Weight Loss (Bariatric) Surgery has done the unimaginable and miraculous: cure people of diabetes within a week. Between half and three fourths of all patients who undergo these surgeries find that their diabetes disappears almost overnight. Of course, this is extremely desireable, because even well-controlled diabetes contains sinister swings in blood sugar and that accelerate aging of many tissues throughout the body. (See my link on Diabetes and Erectile Dysfunction for example.)
How does weight loss surgery do its magic? Scientist are not completely sure, but one of the answers seems to lie in the fact that these surgeries permanently increase GLP-1, glucagon-like-peptide-1, which increases insulin and decreases blood glucose, both critical for diabetics. However, one study showed that GLP-1 is certainly not the only explanation. 
Regardless, this permanent increase in GLP-1 is one of the reasons that Weight Loss Surgery can permanently decrease appetite.  Many patients are delighted to find that they suddenly no longer have those binge cravings that plague them. Bariatric surgery also affects gherlin, a major appetite hormone, in a positive way as well. Again, this is another miracle of Weight Loss Surgery for many patients: instant appetite control.
Of course, Weight Loss Surgery generally helps miraculously with its #1 goal: weight loss. Patients usually lose a good 50 pounds and it is, of course, easier to keep those pounds off when your stomach, one way or the other, because the size of a walnut! Of course, you can also pack back on the pounds even with the smaller eating are provided by the three big bariatric surgers, Adjustable Lap Band , Gastric Bypass (Roux-en-Y) or Vertical Sleeve Gastrectomy. However, most of these surgeries leave your stomach with about an ounce of space, which ain’t much.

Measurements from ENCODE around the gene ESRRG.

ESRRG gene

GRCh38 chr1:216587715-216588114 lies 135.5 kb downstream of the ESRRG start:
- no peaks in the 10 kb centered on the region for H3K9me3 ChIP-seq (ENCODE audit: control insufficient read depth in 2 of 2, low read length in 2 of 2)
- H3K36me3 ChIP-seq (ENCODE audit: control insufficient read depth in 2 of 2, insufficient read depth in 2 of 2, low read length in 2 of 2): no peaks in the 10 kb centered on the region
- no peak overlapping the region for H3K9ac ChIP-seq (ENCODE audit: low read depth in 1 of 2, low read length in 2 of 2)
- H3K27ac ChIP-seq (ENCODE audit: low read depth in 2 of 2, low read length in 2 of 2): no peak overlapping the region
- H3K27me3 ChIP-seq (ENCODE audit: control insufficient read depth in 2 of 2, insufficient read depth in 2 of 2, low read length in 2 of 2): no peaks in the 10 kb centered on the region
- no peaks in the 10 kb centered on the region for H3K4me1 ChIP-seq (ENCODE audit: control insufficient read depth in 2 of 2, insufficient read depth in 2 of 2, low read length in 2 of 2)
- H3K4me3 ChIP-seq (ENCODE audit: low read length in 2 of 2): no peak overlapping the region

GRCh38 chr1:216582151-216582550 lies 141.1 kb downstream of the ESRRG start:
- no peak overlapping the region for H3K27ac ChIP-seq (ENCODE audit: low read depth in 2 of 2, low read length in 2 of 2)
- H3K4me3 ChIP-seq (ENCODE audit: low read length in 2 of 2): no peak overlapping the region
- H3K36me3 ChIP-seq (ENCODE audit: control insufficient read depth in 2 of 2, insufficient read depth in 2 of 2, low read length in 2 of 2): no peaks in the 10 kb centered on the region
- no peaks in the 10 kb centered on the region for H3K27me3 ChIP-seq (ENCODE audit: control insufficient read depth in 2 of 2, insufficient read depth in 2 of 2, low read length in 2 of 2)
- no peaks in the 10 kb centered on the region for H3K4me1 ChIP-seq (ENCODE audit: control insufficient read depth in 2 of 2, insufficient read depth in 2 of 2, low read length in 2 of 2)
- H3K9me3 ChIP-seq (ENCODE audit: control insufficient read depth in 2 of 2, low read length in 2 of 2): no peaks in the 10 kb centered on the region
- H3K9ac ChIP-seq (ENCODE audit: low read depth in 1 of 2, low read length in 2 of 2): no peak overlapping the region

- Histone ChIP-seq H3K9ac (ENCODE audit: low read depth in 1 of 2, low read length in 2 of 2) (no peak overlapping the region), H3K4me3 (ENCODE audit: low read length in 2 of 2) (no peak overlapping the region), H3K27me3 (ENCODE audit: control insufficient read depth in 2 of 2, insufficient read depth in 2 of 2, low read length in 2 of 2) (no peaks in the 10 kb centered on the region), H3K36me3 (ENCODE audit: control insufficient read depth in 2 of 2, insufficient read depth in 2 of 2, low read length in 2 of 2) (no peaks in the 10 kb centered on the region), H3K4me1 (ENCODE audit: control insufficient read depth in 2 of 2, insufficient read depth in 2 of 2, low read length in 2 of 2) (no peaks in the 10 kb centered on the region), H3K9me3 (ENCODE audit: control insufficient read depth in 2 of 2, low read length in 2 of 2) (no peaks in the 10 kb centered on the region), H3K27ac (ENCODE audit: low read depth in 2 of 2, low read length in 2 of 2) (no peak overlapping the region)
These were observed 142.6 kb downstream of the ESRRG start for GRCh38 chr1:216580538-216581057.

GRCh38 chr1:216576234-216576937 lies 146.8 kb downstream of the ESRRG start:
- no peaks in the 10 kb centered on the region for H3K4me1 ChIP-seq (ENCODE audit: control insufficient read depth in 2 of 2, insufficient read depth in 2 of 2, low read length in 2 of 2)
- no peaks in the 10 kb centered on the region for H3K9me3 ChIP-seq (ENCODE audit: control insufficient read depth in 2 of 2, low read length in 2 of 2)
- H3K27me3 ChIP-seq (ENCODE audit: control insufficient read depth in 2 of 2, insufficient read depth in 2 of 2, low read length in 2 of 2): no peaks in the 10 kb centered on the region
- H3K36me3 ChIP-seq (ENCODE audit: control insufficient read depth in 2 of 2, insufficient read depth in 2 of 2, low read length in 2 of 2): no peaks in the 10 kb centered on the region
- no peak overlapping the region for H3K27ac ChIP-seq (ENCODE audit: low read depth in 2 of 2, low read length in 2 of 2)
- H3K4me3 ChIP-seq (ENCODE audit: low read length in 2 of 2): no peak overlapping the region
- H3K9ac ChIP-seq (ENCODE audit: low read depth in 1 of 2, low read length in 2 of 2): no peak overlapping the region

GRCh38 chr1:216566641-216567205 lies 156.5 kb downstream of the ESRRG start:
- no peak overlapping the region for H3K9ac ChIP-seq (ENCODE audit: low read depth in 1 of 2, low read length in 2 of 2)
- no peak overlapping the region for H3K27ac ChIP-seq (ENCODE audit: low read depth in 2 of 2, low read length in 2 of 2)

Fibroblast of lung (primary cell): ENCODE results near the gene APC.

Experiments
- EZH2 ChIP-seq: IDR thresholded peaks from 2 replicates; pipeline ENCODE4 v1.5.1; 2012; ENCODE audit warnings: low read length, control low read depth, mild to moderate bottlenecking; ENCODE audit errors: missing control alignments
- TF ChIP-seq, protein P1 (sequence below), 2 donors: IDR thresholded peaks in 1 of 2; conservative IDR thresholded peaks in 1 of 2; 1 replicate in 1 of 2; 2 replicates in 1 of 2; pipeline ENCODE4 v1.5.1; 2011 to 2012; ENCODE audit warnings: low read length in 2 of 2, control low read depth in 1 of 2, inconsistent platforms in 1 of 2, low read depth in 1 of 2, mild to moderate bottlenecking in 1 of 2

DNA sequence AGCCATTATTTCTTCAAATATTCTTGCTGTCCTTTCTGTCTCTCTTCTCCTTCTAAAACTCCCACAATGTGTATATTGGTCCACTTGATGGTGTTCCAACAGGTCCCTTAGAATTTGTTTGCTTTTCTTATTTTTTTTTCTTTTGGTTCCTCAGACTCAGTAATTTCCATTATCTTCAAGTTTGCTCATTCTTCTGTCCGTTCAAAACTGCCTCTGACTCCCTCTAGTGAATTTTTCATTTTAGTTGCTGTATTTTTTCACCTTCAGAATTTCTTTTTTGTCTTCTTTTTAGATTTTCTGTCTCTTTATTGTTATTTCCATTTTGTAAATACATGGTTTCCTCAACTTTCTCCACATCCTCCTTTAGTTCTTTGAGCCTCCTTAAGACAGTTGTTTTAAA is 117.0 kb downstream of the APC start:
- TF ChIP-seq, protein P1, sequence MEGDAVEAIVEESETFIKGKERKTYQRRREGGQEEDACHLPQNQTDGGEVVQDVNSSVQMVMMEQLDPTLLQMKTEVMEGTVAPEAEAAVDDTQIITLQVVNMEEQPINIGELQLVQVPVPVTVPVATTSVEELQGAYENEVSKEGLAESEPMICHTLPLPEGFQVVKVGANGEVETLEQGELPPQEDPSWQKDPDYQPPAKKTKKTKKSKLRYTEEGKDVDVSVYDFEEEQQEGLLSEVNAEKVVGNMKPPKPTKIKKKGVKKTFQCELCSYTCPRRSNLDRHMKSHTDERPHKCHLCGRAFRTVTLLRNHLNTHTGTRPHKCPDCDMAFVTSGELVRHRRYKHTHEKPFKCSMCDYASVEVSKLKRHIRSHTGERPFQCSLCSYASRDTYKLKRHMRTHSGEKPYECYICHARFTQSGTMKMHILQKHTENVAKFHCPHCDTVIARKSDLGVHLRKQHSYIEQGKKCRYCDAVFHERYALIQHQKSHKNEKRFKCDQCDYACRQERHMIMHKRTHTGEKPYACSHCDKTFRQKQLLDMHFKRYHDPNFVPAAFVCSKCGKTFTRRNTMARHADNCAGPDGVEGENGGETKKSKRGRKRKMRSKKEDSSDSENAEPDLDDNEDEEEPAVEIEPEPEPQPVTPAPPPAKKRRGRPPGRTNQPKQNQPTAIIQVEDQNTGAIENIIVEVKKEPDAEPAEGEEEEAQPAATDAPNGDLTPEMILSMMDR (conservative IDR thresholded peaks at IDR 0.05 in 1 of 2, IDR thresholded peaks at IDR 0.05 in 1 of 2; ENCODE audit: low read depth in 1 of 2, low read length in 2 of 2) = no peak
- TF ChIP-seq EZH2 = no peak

So why would anyone somewhat overweight not have one of these surgeries done? Simple – they are just as much Hell as they are Heaven. These surgeries seem to permanently alter digestion – and scientist don’t know why yet – such that the body aborbs much more poorly vitamins and minerals.
This is bad. Very bad.
Surgeons know about this and most patients are advised to take a multivitamin. However, even with a multivitamin, a big block of patients end up having to be treated for malnutrition. And, by the way, this cannot be explained by just the smaller size of the stomach and eating less: researchers have determined that it stems from phyiological alterations in the body itself.
Now think about this: if many are experiencing short term malnutrition, imagine what a lifetime of poorly absorbed vitamins and minerals does to their systems? We do not yet know the damage that will occur in people decades after bariatric surgery, but it will likely not be pretty. Many people already struggle with enzyme deficiencies, atrophic gastritis and other problems that results in malabsorption of vitamin and minerals. Throw in aging and the poor nutritional quality of our modern crops and you’ve got major issues for these men and women even if they eat very well.
Potential signs of this nutritional malabsorption show up short term post-urgery with such common symptoms as major depression, thinning hair and bone loss. This is very dangerous stuff indeed and we emphasize the good old-fashioned weight loss techniques that have no side effects, unless your Overtrain, of exercise and cutting back on calories.
Yes, these are work. Yes, for some people these aren’t fun. But these are the only reliable way to do long term weight loss without side effects and they are both incredibly good for your health, fitness and sex life.
And let’s be honest: most people have accululated their extra weight through years or even decades of sedentary living and/or overeating. Any natural method is going to take a considerable amount of time to reverse the process. For example, losing weight too fast can whack testosterone as I often mention.
ADVICE: Get back your life without going under the knife…
1) OBESITY SURGERY, 2006, 16(12):1594-1601, “GLP-1 and Changes in Glucose Tolerance following Gastric Bypass Surgery in Morbidly Obese Subjects”
2) The Journal of Clinical Endocrinology & Metabolism, 2006, 91(5):1735-1740, “Glucagon-Like Peptide-1, Peptide YY, Hunger, and Satiety after Gastric Bypass Surgery in Morbidly Obese Subjects”